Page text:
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Gothic and the perverse father of queer enjoyment

the apartment. Soon after the priest descended to vespers, much surprised at the mystery of the youth’s behaviour. 11 Later, yet still prior to the disclosure of Philario’s female name and identity, the young novice will kiss Father Innocent on the mouth and, in a gesture of love and devotion, strew flowers around his cell

in Queering the Gothic
Abstract only
Enlightenment, automata, and the theatre of terror

isolation and habitual obedience of the convent quite early on in her account of life at Longchamp. On the morning of taking her vows, she is undressed by the novice-mistress and her fellows: She had hardly gone out before the novice-mistress and my fellows entered; my religious habit was taken off and I was dressed in

in European Gothic
Marsh and the female offender

deeply informed by the notion of hereditary criminality.10 As the vampiric contagion spreads in London, Van Helsing explains to the ­gathering of brave white men and to Mina Harker that Dracula is ‘predestinate 48 Marsh and the female offender [sic] to crime’. Mina, apparently no novice to racial theory, takes his drift, agreeing that the count is ‘a criminal and of criminal type. Nordau and Lombroso would so classify him.’11 In the Egyptian sorceress who invades London in The Beetle (1897), Marsh produced a criminal deviant quite similar to Dracula.12 Just as Dracula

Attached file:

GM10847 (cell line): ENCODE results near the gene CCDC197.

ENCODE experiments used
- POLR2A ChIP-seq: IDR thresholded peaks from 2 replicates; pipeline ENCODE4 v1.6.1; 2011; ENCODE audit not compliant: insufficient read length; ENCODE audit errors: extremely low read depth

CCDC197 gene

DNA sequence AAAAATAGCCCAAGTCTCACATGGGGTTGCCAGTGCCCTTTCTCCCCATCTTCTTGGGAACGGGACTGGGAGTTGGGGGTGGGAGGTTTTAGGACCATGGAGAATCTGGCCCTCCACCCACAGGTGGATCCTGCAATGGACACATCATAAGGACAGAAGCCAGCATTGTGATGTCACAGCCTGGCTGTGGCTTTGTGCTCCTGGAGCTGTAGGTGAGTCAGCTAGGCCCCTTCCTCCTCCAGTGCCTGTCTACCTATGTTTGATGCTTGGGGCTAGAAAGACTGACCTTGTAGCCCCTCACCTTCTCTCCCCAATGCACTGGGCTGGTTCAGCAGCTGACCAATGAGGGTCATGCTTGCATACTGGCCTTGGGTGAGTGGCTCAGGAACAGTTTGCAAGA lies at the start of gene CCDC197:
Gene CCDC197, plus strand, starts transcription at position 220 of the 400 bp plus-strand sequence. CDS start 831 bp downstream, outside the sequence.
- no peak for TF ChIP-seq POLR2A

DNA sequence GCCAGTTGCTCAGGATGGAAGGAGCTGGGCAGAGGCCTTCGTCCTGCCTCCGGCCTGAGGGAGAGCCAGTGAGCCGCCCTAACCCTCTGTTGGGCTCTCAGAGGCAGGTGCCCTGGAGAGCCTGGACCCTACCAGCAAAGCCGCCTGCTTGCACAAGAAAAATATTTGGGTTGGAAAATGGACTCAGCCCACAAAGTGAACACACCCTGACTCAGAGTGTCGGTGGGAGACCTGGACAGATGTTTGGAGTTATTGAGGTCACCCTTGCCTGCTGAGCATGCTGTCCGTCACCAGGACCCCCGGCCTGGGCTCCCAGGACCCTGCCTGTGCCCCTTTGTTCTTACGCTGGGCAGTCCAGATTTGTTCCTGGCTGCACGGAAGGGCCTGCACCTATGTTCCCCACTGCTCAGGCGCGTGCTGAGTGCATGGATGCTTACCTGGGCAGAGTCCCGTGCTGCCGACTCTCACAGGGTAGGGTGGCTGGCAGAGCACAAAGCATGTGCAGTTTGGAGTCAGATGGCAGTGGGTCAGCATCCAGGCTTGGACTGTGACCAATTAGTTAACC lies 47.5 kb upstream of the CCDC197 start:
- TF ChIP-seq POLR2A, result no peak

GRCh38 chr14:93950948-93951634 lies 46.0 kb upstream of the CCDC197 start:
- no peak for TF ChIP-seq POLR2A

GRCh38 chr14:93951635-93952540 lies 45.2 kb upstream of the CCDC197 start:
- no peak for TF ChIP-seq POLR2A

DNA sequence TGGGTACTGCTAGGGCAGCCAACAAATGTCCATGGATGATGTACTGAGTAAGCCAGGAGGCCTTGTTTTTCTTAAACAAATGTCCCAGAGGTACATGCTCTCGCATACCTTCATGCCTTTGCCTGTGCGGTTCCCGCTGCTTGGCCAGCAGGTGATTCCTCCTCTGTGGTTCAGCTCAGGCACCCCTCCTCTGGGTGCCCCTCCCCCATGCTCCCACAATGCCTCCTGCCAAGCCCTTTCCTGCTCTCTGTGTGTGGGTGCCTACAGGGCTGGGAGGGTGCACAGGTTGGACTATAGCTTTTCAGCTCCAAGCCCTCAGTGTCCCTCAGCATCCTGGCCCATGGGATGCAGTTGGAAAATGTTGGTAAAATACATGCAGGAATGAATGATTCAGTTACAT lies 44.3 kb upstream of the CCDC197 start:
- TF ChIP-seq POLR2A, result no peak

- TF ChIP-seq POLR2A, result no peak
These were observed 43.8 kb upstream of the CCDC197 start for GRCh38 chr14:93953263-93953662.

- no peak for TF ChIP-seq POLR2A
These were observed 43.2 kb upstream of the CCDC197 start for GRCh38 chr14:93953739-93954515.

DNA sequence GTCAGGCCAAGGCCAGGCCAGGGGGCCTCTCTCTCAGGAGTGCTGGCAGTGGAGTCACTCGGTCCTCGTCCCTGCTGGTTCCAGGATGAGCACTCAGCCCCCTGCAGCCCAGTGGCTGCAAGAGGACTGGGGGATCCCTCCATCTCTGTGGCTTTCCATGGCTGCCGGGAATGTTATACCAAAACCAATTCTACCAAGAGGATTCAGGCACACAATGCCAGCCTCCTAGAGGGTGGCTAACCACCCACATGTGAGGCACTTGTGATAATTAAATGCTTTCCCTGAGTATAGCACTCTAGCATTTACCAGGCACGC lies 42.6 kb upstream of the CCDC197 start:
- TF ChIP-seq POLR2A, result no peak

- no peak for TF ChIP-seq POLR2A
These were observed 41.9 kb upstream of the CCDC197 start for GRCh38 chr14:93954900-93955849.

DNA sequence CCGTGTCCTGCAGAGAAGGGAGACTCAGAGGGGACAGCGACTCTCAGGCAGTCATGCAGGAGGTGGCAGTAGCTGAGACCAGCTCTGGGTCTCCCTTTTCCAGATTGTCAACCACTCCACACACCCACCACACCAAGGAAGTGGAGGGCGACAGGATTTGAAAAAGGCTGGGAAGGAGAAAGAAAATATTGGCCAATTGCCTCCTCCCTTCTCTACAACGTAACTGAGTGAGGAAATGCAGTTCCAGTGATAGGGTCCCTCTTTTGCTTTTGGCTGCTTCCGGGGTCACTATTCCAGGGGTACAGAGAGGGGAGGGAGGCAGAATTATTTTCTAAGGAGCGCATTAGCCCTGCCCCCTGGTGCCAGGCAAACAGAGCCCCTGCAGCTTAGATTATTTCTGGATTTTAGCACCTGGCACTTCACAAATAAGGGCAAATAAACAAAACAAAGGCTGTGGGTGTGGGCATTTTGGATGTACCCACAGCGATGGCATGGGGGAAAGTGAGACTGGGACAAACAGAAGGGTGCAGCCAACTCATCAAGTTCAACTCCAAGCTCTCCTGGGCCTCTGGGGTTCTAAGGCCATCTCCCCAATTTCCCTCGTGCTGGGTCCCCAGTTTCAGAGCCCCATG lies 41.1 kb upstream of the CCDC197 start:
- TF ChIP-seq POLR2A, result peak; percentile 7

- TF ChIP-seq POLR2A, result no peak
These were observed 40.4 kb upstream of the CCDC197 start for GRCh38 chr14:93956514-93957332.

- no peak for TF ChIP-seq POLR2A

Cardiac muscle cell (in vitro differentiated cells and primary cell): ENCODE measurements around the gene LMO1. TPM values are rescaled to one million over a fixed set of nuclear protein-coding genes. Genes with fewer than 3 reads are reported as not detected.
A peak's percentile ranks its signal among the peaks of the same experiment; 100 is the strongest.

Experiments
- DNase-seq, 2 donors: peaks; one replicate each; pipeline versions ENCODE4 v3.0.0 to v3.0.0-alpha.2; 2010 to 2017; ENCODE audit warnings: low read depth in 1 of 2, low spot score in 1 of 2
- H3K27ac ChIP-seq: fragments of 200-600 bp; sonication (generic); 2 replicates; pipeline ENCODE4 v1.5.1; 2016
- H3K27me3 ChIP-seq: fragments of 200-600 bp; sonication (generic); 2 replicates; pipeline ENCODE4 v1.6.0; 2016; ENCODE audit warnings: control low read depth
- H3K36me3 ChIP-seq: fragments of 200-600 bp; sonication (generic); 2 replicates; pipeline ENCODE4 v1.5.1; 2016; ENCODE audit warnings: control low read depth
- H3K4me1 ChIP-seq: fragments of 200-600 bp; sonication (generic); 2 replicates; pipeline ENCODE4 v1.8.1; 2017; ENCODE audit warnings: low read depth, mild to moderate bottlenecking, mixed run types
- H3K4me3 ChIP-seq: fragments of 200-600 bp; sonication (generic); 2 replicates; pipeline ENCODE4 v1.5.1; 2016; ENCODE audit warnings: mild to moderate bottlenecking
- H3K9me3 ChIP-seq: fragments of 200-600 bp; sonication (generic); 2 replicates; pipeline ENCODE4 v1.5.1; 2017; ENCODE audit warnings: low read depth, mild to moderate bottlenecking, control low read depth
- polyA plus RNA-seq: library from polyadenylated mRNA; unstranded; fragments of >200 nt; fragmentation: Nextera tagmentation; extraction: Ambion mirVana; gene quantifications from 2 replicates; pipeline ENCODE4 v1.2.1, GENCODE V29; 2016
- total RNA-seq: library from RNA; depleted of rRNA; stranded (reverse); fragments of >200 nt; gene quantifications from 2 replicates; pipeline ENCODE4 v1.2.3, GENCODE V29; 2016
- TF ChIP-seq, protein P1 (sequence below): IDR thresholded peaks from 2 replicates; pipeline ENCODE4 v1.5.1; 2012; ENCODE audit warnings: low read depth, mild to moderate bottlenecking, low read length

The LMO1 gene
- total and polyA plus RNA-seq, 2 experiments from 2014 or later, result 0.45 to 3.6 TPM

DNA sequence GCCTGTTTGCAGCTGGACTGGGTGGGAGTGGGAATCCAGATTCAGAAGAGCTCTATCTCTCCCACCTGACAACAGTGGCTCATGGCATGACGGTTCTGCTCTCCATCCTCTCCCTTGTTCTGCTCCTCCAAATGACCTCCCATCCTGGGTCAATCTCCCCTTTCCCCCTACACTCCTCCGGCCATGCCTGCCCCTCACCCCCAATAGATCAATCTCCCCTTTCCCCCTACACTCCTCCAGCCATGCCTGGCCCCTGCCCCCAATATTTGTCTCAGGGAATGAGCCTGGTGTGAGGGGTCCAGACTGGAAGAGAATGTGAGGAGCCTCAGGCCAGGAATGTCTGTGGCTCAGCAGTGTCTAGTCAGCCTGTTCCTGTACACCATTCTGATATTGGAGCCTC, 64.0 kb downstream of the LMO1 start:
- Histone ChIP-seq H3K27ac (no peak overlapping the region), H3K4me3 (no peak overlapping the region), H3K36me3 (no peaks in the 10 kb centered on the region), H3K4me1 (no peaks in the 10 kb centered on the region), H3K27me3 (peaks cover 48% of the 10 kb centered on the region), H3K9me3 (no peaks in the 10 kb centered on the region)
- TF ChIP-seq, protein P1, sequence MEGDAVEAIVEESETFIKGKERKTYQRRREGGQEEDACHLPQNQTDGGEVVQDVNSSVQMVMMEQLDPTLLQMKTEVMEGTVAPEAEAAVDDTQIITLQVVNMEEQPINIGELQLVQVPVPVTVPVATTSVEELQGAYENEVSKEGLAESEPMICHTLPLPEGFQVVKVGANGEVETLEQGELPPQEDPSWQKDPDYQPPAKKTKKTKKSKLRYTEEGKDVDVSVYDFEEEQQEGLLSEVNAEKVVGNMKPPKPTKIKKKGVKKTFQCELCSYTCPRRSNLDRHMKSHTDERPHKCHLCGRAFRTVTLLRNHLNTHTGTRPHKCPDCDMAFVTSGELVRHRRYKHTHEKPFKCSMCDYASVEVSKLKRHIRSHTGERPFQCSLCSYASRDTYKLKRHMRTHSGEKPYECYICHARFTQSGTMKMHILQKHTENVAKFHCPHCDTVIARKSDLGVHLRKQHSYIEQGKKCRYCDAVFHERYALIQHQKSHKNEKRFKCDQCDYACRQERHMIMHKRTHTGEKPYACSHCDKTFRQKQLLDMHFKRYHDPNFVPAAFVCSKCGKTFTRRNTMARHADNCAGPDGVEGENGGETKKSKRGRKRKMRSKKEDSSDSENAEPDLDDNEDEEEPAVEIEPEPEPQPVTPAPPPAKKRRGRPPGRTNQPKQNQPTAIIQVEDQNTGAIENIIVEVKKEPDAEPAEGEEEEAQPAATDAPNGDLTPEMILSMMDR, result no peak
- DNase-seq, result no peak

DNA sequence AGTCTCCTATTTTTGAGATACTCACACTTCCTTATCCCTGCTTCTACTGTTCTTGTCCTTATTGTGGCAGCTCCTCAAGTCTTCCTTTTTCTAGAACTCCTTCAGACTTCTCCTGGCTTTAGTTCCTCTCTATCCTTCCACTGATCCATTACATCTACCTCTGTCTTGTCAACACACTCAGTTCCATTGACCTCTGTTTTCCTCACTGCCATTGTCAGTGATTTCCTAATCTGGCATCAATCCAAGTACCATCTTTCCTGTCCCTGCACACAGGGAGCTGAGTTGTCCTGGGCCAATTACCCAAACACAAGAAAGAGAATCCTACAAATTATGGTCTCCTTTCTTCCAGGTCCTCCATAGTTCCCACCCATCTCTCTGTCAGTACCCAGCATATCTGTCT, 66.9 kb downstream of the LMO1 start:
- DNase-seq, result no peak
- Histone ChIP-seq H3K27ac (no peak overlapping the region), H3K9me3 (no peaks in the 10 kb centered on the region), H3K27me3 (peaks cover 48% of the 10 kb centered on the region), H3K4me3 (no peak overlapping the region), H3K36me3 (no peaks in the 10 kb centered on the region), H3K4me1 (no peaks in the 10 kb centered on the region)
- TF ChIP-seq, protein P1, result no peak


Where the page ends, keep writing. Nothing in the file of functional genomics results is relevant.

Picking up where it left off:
in Richard Marsh, popular fiction and literary culture, 1890–1915
Open Access (free)
Romances, novels, and the classifications of Irish Romantic fiction

mistress, and our modern novelists’, Eleanor is depicted as even more seriously misguided than her sister, Cassandra ( The convent , vol. 1, p. 16). Although tedious and irrational, Cassandra is nevertheless committed to feminine modesty and virtue. In contrast, Eleanor is not only jealous and mean-spirited, but also determined to get what she wants, even if that means engaging in unfeminine activity. In a telling incident, therefore, Eleanor writes to Stanhope to express her love for him. In so doing, Eleanor confirms her ‘fallen’ nature. Stanhope accordingly begs

in The gothic novel in Ireland, c. 1760–1829